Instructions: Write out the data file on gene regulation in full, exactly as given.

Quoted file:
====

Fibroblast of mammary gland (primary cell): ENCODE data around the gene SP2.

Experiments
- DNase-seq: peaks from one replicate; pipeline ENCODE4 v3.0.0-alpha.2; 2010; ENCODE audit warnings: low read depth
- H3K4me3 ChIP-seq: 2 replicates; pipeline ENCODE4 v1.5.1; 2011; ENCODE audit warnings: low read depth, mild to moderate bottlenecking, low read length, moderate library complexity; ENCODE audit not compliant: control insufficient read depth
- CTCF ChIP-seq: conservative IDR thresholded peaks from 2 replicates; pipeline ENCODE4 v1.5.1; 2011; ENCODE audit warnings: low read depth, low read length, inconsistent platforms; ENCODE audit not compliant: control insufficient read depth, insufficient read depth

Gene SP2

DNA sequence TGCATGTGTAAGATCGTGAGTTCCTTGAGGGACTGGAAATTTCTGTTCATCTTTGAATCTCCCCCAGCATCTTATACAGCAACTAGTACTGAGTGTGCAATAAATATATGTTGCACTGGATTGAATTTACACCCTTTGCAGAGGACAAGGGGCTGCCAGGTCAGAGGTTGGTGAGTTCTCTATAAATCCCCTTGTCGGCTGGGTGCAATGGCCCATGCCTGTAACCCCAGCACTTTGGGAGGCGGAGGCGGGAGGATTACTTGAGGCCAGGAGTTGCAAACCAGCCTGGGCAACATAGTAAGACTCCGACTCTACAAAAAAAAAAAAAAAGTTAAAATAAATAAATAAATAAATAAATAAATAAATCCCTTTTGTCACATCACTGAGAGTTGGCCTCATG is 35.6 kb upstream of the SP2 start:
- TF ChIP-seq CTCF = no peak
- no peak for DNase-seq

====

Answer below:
Fibroblast of mammary gland (primary cell): ENCODE data around the gene SP2.

Experiments
- DNase-seq: peaks from one replicate; pipeline ENCODE4 v3.0.0-alpha.2; 2010; ENCODE audit warnings: low read depth
- H3K4me3 ChIP-seq: 2 replicates; pipeline ENCODE4 v1.5.1; 2011; ENCODE audit warnings: low read depth, mild to moderate bottlenecking, low read length, moderate library complexity; ENCODE audit not compliant: control insufficient read depth
- CTCF ChIP-seq: conservative IDR thresholded peaks from 2 replicates; pipeline ENCODE4 v1.5.1; 2011; ENCODE audit warnings: low read depth, low read length, inconsistent platforms; ENCODE audit not compliant: control insufficient read depth, insufficient read depth

Gene SP2

DNA sequence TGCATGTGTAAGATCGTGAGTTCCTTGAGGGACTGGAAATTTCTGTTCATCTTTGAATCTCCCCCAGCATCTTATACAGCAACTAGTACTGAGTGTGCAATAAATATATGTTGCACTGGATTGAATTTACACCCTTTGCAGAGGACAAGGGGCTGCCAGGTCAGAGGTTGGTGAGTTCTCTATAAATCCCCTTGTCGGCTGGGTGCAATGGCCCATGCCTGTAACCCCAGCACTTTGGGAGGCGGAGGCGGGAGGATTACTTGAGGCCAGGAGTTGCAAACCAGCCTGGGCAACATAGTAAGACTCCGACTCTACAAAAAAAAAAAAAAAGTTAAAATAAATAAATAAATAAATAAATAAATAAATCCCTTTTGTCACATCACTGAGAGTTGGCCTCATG is 35.6 kb upstream of the SP2 start:
- TF ChIP-seq CTCF = no peak
- no peak for DNase-seq